How long does it take to write a novel?
It probably takes about two years in terms of production, but forming an idea can take ten years. The re-drafting process takes much longer than you think it’s going to, but I was really sad when the Sea House was finally finished; I love spending time in the Hebrides and the island of Harris, both on paper and in situ. Part of the pleasure of writing came from wanting the reader to feel ‘there’. Even as part of the UK, the island of Harris and Lewis is a remote place with areas of beautiful wilderness.

Do you have any writing rituals?
I like to go for a walk and spend time imagining a scene or roughly cast it on paper before I get serious. You have to give characters room to breathe, and then they will tell you things.

What was your favourite childhood book?  
Just William. Any Just William book.

Name one book that made you laugh?
Meeting the English by Kate Clanchy had me laughing out loud recently. Kate is a fantastic poet and I wasn’t expecting her novel to be so funny. She is a very talented writer. 

Name one book that made you cry?
A Severe Mercy by Sheldon Vanauken. It’s a love story about two Americans, friends of CS Lewis at Oxford. Even though you know what will happen, when one of them doesn’t survive it still comes as a shock because it’s such an intense read.

Which fictional character would you like to meet?
Just William, or failing that I’d love a Gin and tonic with author Richmal Crompton. When I started writing the Sea House Moira popped up out of nowhere, and she had so much to say; she felt very real. It was a quite strange experience.  I feel I’ve met her.

Which book would you give to your best friend as a present?
The Garden of Evening Mists is a very beautiful read, and also a page-turner with some little known-insights into how the second world war affected Malaysia. I’m such a fan and went to hear Tan Twan Eng speak.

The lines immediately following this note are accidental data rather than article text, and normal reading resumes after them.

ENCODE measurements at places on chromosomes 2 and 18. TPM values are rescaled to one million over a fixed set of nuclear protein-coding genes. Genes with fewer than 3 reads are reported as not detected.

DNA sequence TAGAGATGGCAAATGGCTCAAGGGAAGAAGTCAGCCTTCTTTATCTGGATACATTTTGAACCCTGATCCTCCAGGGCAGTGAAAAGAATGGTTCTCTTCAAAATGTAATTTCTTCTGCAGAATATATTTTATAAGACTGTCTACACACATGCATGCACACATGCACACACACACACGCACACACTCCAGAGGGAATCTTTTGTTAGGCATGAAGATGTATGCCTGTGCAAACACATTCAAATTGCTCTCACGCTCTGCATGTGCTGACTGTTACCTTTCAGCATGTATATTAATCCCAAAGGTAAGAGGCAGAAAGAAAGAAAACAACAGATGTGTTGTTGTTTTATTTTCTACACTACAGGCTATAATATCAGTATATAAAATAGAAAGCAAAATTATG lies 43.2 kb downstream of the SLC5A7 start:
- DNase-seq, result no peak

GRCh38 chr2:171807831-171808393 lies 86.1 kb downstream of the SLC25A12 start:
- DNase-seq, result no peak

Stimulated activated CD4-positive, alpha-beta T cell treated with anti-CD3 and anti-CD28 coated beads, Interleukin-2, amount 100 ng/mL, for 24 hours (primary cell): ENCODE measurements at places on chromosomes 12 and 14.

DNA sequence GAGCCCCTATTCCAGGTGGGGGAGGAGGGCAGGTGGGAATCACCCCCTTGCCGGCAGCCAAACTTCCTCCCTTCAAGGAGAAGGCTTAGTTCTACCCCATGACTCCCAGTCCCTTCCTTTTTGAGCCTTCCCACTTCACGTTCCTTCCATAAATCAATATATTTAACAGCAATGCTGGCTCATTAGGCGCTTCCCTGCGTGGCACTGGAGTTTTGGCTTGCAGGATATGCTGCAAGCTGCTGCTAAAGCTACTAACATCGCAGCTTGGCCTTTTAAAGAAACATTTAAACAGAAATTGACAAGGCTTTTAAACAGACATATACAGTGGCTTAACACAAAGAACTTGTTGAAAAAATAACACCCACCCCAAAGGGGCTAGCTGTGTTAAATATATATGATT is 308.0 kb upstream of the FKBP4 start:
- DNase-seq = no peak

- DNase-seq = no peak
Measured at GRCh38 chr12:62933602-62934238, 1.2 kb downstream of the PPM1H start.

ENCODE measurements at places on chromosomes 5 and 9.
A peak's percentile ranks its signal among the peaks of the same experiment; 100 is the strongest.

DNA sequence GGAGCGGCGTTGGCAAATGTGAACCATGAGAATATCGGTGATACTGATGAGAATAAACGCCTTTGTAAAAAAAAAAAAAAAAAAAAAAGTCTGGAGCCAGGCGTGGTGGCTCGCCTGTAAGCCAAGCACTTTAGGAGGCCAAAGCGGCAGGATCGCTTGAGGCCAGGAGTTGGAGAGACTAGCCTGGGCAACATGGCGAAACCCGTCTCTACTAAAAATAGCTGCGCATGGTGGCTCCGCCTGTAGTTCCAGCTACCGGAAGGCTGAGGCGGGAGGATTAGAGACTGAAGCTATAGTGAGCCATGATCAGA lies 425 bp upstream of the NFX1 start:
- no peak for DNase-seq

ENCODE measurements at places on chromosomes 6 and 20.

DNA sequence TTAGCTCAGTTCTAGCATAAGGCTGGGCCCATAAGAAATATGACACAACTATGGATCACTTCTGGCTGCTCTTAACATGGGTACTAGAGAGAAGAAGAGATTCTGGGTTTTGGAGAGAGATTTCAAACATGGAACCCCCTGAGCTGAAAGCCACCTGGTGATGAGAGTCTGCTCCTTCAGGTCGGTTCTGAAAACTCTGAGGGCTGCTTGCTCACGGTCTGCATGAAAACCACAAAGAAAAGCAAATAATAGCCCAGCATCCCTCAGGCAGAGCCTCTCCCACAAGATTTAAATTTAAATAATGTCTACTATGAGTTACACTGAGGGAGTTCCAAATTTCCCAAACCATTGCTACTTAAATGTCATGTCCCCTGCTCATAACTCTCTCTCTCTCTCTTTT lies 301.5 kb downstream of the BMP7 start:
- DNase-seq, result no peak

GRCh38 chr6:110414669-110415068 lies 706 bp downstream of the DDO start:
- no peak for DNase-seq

Are you inspired by any particular author or book?
I read Seal Folk by John MacAulay, a history of what lies behind the mermaid sightings in Scotland, several times, almost to pieces. His research, with his permission, was the basis for Secrets of the Sea House. I found out that there was an actual letter to the Times reporting a mermaid sighting through his work. I have a bookcase full of books on Hebrides history and folklore and they feel like old friends now. I loved the autobiography of Finlay MacDonald, Crowdie and Cream. It’s a very funny and touching account of his childhood on Harris in the thirties when people were extremely poor and living an almost subsistence life as crofters. Crowdie and Cream was being filmed in Drinishader village while I was staying there to write. From the cottage I could see characters in costume from the thirties going about their business. It felt like time travel. I read widely and took a lot of notes about the island because I wanted to hold some of the fragile and disappearing culture of the Hebrides in Secrets of the Sea House.

What is your guilty pleasure read?
I don’t feel guilty about anything I read but I do read in different ways. I love detective fiction, especially Ian Rankin. I love story and plot and page-turners as well as evocative and poetic writing.

Who are your favourite authors?
Marilynne Robinson and Gabriel Garcia Marquez are breathtakingly vivid writers.

Which book have your re-read?
I re-read One Hundred years of Solitude for the intensity of the writing, picking apart what Marquez had done to keep the reader so engaged. His characters are off beat, but motivated by such longing that you empathise with them immediately. I read his autobiography and was amazed to find that his life was almost as fantastical as the novel. It made me realise how important it is to have your writing grounded in what’s true and honest in some way.

Which book have you given up on?

I haven’t finished Capital by John Lanchester yet, mainly because I became too interested in one of the story strands and started skipping the rest. But I want to go back and finish it. 

My thanks go to Anna from Atlantic Books for inviting me to take part in the mini blog tour, and for sending my review copy, and also to Elisabeth for taking the time to answer my questions.


  1. Enjoyed this post very much. Thank you.

  2. Fab review Anne, I love the idea of mystery linked in with legend. Will keep a wee eye out for this one